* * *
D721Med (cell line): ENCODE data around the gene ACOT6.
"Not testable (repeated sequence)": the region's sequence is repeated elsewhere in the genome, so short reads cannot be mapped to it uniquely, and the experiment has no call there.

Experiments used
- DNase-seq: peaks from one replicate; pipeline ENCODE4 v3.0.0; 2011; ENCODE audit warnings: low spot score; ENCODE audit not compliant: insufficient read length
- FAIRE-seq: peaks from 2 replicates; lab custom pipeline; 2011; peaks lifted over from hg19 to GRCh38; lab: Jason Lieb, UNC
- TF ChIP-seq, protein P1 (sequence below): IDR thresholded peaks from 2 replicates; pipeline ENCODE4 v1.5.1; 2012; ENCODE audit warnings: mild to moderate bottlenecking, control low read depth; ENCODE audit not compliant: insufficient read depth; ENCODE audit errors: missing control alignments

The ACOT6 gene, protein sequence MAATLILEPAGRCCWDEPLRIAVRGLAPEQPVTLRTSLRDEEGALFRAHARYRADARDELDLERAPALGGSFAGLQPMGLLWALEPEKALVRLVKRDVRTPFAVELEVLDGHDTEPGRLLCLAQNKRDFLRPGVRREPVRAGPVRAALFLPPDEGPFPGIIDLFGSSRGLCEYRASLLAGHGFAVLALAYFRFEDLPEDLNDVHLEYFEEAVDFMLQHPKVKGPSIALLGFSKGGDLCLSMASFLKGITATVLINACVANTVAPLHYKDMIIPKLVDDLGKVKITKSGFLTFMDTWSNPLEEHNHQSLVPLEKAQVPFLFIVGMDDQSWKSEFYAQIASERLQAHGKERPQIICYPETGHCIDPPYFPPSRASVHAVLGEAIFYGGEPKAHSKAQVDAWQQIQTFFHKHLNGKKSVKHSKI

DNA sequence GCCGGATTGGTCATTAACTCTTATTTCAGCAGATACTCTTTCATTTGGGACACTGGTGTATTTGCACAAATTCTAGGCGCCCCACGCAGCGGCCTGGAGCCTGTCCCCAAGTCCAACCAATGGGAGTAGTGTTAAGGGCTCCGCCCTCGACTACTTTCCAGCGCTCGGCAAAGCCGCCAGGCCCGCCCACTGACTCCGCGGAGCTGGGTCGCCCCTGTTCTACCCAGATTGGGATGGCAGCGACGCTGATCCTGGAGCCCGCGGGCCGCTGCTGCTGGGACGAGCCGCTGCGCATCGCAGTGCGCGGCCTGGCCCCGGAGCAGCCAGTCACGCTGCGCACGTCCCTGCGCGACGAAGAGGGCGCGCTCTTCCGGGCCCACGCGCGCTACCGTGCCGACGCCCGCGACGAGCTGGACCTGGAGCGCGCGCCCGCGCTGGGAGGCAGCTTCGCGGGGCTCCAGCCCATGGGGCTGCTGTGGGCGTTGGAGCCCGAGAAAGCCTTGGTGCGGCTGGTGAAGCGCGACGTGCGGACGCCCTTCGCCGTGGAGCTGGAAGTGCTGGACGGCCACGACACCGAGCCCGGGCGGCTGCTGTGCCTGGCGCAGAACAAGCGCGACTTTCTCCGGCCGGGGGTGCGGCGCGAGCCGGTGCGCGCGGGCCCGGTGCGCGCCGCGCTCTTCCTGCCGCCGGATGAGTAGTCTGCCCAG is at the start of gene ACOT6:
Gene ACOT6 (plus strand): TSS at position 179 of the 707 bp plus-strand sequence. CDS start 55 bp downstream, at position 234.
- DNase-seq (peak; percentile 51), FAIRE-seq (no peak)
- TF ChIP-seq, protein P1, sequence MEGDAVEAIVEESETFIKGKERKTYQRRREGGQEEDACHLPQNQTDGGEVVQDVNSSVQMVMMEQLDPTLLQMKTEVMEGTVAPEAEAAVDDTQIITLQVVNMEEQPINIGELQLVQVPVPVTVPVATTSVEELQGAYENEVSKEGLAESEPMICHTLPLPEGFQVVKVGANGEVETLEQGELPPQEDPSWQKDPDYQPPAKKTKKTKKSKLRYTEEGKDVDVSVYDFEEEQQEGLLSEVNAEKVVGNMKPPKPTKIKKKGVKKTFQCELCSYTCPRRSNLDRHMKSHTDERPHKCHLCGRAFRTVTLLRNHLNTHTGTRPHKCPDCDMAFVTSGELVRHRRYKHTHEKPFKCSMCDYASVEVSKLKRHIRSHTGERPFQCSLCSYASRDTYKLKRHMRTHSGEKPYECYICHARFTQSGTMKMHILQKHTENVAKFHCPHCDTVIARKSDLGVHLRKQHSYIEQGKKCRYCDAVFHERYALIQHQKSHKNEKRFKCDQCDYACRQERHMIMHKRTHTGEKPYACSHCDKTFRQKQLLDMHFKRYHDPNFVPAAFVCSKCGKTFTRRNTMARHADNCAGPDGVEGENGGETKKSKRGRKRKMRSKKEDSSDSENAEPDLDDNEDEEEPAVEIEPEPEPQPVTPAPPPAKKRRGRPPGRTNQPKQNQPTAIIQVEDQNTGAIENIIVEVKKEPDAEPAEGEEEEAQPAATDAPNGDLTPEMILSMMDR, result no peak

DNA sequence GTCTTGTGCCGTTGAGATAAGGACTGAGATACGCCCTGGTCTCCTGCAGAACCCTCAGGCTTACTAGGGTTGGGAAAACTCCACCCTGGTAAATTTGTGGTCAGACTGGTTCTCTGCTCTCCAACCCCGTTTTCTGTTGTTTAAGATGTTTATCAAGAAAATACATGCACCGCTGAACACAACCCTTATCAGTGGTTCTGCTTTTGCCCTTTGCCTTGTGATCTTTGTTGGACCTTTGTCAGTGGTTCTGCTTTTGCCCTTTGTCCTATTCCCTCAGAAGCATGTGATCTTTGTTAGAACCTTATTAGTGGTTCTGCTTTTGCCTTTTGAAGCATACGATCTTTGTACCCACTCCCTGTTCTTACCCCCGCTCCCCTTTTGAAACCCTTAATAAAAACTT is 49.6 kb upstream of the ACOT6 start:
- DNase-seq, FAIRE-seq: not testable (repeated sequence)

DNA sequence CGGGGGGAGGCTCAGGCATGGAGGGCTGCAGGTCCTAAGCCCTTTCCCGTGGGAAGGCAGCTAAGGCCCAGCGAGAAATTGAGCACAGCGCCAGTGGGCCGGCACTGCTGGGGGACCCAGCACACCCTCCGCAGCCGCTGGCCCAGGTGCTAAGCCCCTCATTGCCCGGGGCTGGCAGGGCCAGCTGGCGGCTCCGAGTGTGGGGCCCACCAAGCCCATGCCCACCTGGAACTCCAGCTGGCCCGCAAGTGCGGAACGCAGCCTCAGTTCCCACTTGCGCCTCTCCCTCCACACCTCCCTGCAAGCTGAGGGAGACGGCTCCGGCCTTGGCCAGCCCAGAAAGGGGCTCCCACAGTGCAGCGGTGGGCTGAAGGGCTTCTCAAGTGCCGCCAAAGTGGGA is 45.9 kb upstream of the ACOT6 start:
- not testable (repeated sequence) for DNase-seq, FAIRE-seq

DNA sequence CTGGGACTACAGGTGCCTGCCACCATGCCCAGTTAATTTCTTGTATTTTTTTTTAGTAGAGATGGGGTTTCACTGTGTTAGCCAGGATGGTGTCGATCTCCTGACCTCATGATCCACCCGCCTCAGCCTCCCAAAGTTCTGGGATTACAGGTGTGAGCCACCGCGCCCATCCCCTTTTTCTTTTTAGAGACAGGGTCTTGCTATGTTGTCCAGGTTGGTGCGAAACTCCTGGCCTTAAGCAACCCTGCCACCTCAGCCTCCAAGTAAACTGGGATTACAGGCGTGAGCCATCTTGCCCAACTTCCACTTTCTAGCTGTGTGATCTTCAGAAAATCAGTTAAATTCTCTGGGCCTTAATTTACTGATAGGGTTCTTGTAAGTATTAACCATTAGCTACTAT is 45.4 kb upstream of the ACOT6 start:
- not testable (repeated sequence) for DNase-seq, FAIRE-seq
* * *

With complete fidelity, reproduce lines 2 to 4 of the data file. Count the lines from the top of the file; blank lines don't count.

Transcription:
"Not testable (repeated sequence)": the region's sequence is repeated elsewhere in the genome, so short reads cannot be mapped to it uniquely, and the experiment has no call there.

Experiments used
- DNase-seq: peaks from one replicate; pipeline ENCODE4 v3.0.0; 2011; ENCODE audit warnings: low spot score; ENCODE audit not compliant: insufficient read length